After 10 years of hard work, deforestation in Indonesia is going down, the Norwegian Ministry of Climate and Environment stated in a July press release.
Emissions from deforestation and forest degradation in Indonesia were lower in 2016-17 than in the preceding decade.
In response, Norway decided to pay up to 530 million NOK (approx. $56 million) for the good results.
This is the first time Norway will pay for Indonesia’s results in emission reductions.
This year, Norway and Indonesia are celebrating 70 years of diplomatic cooperation.
Since 2010, Norway and Indonesia have cooperated to reduce Indonesia’s emissions from deforestation, forest degradation, and peatland conversion.
An independent third party has now verified Indonesia’s results for the forest year 2016-17.
The report confirms that Indonesia – home to the world’s third-largest rainforest – has reduced emissions amounting to approximately 17 mill tons CO2.
That is equal to one third of all annual emissions from Norway.
“This is a groundbreaking moment. Indonesia has embarked on a remarkable journey, and the forest and land-use reforms undertaken by President Joko Widodo and Environment and Forestry Minister Siti Nurbaya are yielding impressive results,” Norway’s Minister of Climate and Environment, Sveinung Rotevatn, said in July.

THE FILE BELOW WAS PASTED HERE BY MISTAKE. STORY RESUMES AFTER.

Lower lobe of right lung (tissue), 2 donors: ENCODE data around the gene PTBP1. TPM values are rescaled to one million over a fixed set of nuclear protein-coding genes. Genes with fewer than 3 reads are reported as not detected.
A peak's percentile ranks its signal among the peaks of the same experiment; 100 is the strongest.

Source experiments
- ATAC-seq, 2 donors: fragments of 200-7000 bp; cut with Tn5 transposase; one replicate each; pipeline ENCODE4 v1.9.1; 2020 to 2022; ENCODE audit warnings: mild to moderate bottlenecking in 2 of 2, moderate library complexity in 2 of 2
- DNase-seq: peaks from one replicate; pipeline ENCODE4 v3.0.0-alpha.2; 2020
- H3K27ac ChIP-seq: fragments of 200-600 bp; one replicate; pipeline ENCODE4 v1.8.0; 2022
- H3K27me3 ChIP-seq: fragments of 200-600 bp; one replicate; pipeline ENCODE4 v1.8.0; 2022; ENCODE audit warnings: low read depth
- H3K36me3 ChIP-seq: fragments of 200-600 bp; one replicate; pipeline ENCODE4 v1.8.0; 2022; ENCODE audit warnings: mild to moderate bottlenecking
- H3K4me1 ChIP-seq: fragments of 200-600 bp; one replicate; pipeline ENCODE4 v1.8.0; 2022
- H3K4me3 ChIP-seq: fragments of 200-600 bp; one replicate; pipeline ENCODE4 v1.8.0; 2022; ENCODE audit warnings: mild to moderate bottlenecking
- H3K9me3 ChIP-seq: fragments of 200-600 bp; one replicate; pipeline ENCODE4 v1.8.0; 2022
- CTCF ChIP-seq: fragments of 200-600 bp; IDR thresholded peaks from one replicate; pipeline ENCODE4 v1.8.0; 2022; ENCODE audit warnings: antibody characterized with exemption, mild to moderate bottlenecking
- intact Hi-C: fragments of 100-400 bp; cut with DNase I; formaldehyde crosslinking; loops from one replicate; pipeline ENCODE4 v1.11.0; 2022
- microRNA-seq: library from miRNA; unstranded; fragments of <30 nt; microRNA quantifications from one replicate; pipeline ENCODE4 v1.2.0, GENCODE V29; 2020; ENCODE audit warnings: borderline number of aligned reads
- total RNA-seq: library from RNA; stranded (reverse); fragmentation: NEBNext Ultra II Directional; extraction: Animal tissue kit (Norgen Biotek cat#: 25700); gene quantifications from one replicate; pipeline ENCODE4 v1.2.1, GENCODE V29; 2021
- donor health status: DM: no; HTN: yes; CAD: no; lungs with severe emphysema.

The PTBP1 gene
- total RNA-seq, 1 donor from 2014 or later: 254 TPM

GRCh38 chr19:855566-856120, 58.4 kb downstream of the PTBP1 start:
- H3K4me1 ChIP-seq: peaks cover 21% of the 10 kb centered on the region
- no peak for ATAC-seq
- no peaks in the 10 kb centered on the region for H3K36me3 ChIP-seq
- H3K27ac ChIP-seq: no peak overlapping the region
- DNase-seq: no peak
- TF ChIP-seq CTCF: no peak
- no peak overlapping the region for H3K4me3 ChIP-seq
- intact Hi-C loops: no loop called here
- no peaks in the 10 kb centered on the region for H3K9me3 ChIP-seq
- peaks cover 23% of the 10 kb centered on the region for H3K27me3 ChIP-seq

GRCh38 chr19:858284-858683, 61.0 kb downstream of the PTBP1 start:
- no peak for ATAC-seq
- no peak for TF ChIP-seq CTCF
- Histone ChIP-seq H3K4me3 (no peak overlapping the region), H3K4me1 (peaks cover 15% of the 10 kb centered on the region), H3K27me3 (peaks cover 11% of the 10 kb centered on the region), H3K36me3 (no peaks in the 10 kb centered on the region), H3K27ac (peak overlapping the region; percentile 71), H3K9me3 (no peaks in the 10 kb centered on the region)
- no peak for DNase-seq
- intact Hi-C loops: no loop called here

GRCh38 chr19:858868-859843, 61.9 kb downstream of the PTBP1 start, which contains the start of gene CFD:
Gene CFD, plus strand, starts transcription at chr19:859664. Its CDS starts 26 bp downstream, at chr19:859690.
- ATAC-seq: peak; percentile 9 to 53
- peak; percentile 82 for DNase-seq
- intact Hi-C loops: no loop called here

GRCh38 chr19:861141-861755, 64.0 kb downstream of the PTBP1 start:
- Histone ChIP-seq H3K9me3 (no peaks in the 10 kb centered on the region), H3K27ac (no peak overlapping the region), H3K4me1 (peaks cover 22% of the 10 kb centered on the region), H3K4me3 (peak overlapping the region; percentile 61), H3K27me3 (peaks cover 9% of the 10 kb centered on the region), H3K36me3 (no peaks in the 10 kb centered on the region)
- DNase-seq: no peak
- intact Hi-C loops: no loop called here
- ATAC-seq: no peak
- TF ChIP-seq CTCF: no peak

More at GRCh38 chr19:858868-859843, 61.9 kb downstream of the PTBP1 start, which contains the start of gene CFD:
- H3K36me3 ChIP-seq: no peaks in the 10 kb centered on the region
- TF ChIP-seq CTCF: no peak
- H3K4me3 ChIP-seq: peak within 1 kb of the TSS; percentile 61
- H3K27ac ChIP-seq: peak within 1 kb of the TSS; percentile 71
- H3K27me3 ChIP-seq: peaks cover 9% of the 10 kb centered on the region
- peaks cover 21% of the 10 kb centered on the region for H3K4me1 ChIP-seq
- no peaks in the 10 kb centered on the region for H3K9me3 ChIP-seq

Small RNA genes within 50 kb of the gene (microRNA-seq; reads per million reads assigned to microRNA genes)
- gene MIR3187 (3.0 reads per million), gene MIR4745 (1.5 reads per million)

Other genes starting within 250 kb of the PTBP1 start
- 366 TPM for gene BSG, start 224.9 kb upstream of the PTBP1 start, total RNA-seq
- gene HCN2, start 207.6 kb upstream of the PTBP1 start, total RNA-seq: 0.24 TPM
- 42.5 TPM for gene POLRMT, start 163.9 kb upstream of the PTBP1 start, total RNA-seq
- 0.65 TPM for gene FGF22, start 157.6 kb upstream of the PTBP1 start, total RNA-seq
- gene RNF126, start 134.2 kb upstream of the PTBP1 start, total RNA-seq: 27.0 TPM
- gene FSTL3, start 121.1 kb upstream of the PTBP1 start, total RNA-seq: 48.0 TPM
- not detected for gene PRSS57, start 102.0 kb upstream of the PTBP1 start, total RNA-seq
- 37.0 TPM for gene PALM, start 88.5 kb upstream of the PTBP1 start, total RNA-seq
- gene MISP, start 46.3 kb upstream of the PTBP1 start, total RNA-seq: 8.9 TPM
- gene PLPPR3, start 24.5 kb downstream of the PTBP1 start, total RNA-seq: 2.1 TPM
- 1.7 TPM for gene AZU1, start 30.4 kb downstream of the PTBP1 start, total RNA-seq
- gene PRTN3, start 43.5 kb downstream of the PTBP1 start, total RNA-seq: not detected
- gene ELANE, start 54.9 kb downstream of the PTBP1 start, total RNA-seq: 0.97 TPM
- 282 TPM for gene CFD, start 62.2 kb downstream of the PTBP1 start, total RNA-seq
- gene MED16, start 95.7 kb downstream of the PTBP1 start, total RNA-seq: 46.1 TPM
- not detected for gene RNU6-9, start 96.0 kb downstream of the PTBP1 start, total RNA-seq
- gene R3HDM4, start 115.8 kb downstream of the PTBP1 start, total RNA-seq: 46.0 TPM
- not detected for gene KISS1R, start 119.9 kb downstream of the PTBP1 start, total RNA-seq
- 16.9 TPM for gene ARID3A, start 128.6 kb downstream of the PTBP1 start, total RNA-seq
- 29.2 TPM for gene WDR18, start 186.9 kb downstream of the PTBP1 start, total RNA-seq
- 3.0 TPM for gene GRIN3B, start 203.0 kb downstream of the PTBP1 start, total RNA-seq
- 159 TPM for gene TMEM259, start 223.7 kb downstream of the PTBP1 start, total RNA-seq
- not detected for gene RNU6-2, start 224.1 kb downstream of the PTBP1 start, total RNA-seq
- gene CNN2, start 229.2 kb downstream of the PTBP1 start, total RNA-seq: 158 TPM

“These are good news for Indonesia, for the world, and our partnership. Indonesia is all set to continue delivering further reduced deforestation, and we are delighted to make our first results-based payment and enter a new phase of our partnership,” Rotevatn noted.
The disbursement is the first manifestation of the two countries completing the two first phases of their partnership and entered the results-based phase, as announced in 2019.
The calculation of Indonesia’s results is based on jointly agreed rules.
Recently published figures from the Indonesian government indicate that deforestation has stayed at the same level or lower in 2017-18 and 2018-19.
“This is very encouraging. These numbers will, if and when verified, be the basis for further results-based payments from Norway to Indonesia, enabling us – if Indonesia continues to deliver over the next few years – to continue to fulfill our 6 billion NOK pledge from 2010 through results-based payments,” Rotevatn said at the time.
Indonesia is working to finalize the establishment of the government’s Environment Fund (the BPDLH), which will be Indonesia’s official channel for receiving results-based payments.
Indonesia and Norway are also working closely to agree to a framework for continued collaboration beyond 2020 through an addendum to their Letter of Intent from 2010, to guide their partnership with even higher ambition into the Paris Agreement period, the Ministry stated in the press release.
Results -based payment
The maximum amount of emission reductions Indonesia can be rewarded for by Norway and other financiers is 11,2 mill tons CO2, after the deduction of 35% set-aside for uncertainty, other risk factors, and Indonesia’s own ambition, as agreed between the two countries.
For the result year 2016-17, Norway will provide result-based payment for all results available.
The price is 5 USD per ton CO2 of the reduced emissions, totaling 530 million kroner (56 million USD).
Source: Ministry of Climate and Environment / Norway Today